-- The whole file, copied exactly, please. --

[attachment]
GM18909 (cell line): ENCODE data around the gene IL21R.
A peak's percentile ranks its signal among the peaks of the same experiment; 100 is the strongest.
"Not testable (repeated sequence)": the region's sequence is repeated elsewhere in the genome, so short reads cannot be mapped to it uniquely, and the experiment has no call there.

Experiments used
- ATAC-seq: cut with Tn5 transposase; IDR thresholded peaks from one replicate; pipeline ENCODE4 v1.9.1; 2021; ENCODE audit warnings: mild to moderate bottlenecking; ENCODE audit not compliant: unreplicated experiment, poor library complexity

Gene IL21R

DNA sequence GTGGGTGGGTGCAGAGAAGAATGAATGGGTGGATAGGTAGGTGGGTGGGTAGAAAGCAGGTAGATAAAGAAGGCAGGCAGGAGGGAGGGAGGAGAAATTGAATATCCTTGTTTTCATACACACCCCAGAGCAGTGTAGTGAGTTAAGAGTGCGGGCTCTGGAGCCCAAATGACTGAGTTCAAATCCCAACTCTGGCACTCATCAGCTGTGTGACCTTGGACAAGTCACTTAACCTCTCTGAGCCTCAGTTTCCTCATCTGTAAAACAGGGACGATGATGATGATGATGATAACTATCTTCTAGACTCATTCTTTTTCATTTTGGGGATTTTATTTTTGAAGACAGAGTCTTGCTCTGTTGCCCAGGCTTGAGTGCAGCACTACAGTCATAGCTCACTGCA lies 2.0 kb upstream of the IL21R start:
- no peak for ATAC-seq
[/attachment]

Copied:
GM18909 (cell line): ENCODE data around the gene IL21R.
A peak's percentile ranks its signal among the peaks of the same experiment; 100 is the strongest.
"Not testable (repeated sequence)": the region's sequence is repeated elsewhere in the genome, so short reads cannot be mapped to it uniquely, and the experiment has no call there.

Experiments used
- ATAC-seq: cut with Tn5 transposase; IDR thresholded peaks from one replicate; pipeline ENCODE4 v1.9.1; 2021; ENCODE audit warnings: mild to moderate bottlenecking; ENCODE audit not compliant: unreplicated experiment, poor library complexity

Gene IL21R

DNA sequence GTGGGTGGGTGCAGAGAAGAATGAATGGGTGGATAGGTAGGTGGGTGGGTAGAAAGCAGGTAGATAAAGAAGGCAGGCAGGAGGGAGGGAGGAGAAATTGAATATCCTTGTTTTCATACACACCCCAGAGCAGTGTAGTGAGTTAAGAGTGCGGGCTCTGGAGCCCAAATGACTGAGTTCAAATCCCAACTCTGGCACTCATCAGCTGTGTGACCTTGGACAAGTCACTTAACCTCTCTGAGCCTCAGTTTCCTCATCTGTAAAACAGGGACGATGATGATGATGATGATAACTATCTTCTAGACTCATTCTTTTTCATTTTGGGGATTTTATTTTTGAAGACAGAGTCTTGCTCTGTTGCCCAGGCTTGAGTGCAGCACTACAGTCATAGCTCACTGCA lies 2.0 kb upstream of the IL21R start:
- no peak for ATAC-seq